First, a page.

The underlying problem is poor glucuronidation and the subsequent buildup of unconjugated bilirubin. The bilirubin needs to be in the water-soluble form to be excreted, but this conversion is not happening as quickly as it should.

The liver conjugates bilirubin by binding it to glucuronide. This process is only partially completed in Gilbert’s patients when the bilirubin is loaded back into the bile. The enzyme beta-glucuronidase can easily undo this partial job in the gallbladder or large intestine upon contact with unconjugated bilirubin.

This completely undoes the work of conjugating bilirubin, and the bilirubin goes back to the beginning – unconjugated.

Glucuronidase is a by-product of some bacteria, and it is normally found in the small intestine.

How unconjugated bilirubin impacts the intestine

Higher levels of unconjugated bilirubin modify the behaviour of the intestine. While nutrient absorption and brush border enzyme activities are not affected, it can cause watery diarrhoea and loosen tight gap junctions, resulting in what’s known as leaky gut.

Gut impacts of higher levels of unconjugated bilirubin

  • Delayed gastric emptying – food stays in the stomach for double the normal time (about three hours vs. 1.5 hours)
  • Upper digestive system discomfort
  • Burping/belching
  • Not getting hungry for longer than others
  • Avoidance of certain foods that sit for longer, like meat and dense proteins (feels like it sits like a lump of concrete in the stomach for hours)
  • Faster transit times in the intestine (tendency to diarrhoea)
  • Loosens tight gap junctions – leaky gut, allergies, immune activation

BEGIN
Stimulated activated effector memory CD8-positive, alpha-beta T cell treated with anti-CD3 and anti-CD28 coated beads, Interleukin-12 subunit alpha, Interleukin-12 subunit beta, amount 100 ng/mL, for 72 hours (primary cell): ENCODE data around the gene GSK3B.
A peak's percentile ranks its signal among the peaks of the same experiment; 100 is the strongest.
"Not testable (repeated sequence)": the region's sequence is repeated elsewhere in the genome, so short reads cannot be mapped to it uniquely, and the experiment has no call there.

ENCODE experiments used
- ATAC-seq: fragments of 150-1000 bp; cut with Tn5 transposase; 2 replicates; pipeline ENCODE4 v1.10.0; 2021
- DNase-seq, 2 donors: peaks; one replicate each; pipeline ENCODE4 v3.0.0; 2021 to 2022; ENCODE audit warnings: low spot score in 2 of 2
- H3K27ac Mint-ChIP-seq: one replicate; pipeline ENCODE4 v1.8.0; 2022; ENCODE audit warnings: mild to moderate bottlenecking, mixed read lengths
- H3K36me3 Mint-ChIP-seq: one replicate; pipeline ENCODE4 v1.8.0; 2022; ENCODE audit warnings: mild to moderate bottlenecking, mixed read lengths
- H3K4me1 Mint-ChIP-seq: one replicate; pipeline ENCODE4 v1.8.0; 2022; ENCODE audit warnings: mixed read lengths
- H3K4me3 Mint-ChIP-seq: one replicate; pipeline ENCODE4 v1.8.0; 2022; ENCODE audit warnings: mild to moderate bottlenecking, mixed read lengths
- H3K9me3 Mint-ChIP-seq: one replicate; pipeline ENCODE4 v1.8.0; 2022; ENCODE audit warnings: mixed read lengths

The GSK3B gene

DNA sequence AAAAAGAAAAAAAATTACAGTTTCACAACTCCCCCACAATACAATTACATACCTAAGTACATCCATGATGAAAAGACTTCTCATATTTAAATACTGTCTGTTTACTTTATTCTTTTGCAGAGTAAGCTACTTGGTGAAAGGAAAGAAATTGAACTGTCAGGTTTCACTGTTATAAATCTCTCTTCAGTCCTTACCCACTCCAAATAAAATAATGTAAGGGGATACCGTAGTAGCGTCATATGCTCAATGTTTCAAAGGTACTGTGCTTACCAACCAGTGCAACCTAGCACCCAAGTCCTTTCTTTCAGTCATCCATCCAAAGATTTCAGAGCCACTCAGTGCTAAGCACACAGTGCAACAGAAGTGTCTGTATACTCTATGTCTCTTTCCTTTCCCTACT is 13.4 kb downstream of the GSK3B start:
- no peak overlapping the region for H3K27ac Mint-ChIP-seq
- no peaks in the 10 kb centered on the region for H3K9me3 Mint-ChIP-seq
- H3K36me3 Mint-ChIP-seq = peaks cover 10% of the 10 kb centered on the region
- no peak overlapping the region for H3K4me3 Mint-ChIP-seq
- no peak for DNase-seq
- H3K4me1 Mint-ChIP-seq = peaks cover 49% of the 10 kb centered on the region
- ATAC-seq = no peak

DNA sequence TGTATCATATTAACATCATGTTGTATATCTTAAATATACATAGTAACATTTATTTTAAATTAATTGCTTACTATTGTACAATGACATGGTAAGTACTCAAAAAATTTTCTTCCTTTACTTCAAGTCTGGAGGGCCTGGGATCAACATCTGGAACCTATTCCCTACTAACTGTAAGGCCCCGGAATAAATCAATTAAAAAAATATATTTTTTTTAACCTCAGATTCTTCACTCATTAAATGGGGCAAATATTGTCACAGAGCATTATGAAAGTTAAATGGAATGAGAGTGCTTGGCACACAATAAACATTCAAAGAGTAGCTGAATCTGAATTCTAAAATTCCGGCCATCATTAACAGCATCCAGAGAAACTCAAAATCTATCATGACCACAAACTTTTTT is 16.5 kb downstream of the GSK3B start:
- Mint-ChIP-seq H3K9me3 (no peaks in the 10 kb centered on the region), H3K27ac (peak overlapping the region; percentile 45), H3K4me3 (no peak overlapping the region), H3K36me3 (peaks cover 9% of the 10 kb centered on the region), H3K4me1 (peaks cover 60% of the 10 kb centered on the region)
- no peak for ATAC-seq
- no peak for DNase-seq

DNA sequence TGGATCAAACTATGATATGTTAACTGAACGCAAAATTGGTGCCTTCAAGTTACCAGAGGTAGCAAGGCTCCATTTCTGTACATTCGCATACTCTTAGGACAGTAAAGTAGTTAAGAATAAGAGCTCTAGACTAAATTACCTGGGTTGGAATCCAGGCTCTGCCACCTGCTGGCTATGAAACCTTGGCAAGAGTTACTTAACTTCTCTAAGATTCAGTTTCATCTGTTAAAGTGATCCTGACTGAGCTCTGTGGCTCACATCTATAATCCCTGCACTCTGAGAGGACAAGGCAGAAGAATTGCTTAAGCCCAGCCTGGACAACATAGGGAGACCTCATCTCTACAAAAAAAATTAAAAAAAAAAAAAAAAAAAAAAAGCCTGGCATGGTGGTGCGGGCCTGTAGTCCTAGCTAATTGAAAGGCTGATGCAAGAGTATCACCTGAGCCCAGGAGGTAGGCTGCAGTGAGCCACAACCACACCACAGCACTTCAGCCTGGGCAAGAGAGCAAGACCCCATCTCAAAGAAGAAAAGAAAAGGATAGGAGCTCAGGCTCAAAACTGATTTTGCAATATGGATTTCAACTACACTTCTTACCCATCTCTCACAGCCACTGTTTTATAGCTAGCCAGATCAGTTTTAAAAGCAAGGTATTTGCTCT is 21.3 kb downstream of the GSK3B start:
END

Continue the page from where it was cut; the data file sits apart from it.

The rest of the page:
• Gallstones
  • Gallbladder sludge
  • Poor fat tolerance
  • Pain around the diaphragm area
  • Fat malabsorption
  • Watery diarrhoea
  • Queasy/nausea
  • Bowel movements change every day
  • Lighter-coloured stools (bilirubin darkens stools)
  • Mysterious ‘trigger’ foods, can’t work out the problem

The gallbladder in Gilbert’s syndrome

The gallbladder produces bile, which is the main route of excretion for bilirubin. Normally, the majority of bilirubin in the bile in the gallbladder has been completely detoxified. In Gilbert’s, it’s partially detoxified and then goes right back to the beginning due to the enzyme beta-glucuronidase.

The impact of this is that gallstones can develop. Conventional theories say this is caused by supersaturation with cholesterol, where bile has too much cholesterol in it (from high cholesterol), but this theory is being challenged.

It may, in fact, be the partially detoxified bilirubin core collecting cholesterol around it, alongside gallbladder sludge. The core of these stones are known as black stones – made of dark bilirubin, affecting children the most since children have much less cholesterol buildup.

The gut microbiome in Gilbert’s syndrome

Unusual microbiomes may appear in Gilbert’s patients, and no consistent pattern has so far been found. Regular commensals may be absent, and unusual species may thrive.

How to increase bilirubin (undesirable)

  • Stress
  • Fasting
  • Synthetic oestrogens (oral contraceptive pill, hormone therapy)
  • Some painkillers
  • Recreational drugs (cause high dopamine, problems eliminating)
  • Intense cardiac exercise

Jessica Lloyd - Vulvovaginal Specialist Naturopathic Practitioner, BHSc(N)

Jessica is a degree-qualified naturopath (BHSc) specialising in vulvovaginal health and disease, based in Melbourne, Australia.

Jessica is the owner and lead naturopath of My Vagina, and is a member of the:

  • International Society for the Study of Vulvovaginal Disease (ISSVD)
  • International Society for the Study of Women's Sexual Health (ISSWSH)
  • National Vulvodynia Association (NVA) Australia
  • New Zealand Vulvovaginal Society (ANZVS)
  • Australian Traditional Medicine Society (ATMS)